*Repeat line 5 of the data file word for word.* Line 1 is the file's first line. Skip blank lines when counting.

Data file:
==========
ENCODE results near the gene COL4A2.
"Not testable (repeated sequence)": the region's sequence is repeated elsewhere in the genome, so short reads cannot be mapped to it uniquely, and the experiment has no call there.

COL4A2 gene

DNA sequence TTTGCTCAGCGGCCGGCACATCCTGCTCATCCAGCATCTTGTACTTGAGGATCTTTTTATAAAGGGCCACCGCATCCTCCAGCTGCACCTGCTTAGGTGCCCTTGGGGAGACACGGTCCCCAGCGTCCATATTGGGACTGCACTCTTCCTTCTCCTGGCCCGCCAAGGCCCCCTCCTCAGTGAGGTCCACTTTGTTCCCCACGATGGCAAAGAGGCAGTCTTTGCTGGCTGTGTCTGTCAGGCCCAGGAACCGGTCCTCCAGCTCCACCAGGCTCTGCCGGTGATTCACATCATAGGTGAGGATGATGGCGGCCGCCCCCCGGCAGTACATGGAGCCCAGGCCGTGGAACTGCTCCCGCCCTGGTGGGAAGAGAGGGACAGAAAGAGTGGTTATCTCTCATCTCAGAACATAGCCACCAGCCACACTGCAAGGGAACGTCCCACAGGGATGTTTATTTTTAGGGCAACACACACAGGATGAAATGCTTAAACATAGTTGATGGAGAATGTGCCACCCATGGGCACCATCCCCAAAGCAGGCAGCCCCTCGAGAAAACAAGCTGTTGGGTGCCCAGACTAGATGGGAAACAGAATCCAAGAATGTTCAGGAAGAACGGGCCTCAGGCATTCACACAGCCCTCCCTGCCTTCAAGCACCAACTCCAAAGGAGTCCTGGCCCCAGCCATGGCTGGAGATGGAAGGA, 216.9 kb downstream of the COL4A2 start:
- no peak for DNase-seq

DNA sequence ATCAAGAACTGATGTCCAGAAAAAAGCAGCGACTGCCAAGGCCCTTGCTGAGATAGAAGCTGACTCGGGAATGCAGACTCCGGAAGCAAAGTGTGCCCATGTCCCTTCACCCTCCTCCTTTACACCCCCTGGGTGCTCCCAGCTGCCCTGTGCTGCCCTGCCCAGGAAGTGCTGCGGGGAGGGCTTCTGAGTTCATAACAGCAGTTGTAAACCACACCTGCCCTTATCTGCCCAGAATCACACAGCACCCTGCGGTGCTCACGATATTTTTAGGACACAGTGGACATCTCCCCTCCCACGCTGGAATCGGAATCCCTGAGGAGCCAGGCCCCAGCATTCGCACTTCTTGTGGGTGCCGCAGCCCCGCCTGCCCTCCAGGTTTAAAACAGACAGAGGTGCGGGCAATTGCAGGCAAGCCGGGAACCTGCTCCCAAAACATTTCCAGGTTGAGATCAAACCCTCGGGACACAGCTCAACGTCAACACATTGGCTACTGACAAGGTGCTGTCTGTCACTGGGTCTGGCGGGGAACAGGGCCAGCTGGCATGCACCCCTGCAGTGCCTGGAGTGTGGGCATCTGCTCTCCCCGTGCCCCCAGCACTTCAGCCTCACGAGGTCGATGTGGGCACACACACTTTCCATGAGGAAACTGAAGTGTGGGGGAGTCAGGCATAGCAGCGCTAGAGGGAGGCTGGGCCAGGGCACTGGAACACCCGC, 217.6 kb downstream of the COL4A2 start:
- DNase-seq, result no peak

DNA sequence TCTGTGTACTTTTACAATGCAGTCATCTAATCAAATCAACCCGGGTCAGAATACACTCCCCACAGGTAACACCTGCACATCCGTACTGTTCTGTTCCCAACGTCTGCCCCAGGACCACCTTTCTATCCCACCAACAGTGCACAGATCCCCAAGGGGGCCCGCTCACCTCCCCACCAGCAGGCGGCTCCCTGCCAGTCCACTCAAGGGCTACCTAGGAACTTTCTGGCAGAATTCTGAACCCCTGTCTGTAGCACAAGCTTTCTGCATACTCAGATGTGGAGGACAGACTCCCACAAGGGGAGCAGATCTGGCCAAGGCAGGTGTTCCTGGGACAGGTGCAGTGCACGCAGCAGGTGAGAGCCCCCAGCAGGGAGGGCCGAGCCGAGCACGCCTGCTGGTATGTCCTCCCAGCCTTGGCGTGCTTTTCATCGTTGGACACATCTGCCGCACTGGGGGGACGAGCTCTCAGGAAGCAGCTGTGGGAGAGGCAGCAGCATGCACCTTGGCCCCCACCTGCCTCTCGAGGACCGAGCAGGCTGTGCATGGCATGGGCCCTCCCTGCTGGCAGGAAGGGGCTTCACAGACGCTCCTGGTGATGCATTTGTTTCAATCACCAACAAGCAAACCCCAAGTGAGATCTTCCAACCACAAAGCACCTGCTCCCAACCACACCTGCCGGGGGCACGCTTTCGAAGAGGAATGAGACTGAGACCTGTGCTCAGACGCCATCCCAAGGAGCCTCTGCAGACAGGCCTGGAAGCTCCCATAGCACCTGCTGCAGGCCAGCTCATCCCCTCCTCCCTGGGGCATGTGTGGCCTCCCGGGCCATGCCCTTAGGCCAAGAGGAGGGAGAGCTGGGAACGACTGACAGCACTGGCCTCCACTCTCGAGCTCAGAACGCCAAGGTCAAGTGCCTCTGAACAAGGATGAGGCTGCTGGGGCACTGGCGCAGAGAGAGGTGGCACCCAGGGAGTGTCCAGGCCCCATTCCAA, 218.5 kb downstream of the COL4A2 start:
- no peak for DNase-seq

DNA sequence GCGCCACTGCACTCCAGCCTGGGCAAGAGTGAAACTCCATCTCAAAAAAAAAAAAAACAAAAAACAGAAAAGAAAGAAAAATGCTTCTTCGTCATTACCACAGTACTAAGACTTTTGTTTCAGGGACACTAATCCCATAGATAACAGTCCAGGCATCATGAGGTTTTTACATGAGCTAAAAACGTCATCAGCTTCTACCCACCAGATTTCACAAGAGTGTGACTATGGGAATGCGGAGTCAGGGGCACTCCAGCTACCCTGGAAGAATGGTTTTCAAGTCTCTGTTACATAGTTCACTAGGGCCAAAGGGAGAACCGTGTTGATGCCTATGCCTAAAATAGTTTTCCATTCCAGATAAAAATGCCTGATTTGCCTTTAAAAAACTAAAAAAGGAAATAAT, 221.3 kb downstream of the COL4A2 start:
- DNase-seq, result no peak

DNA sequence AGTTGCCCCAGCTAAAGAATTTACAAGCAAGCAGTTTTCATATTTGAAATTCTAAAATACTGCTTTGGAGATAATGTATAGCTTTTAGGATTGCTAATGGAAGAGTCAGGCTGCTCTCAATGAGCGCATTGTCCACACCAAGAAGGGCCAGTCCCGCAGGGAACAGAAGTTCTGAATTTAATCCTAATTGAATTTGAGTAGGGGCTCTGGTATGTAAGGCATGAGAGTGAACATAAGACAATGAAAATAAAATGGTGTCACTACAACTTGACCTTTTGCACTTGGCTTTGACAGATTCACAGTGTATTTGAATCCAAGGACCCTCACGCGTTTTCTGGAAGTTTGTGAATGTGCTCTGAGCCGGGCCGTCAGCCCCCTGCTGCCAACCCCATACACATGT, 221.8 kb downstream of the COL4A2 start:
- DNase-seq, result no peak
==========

- no peak for DNase-seq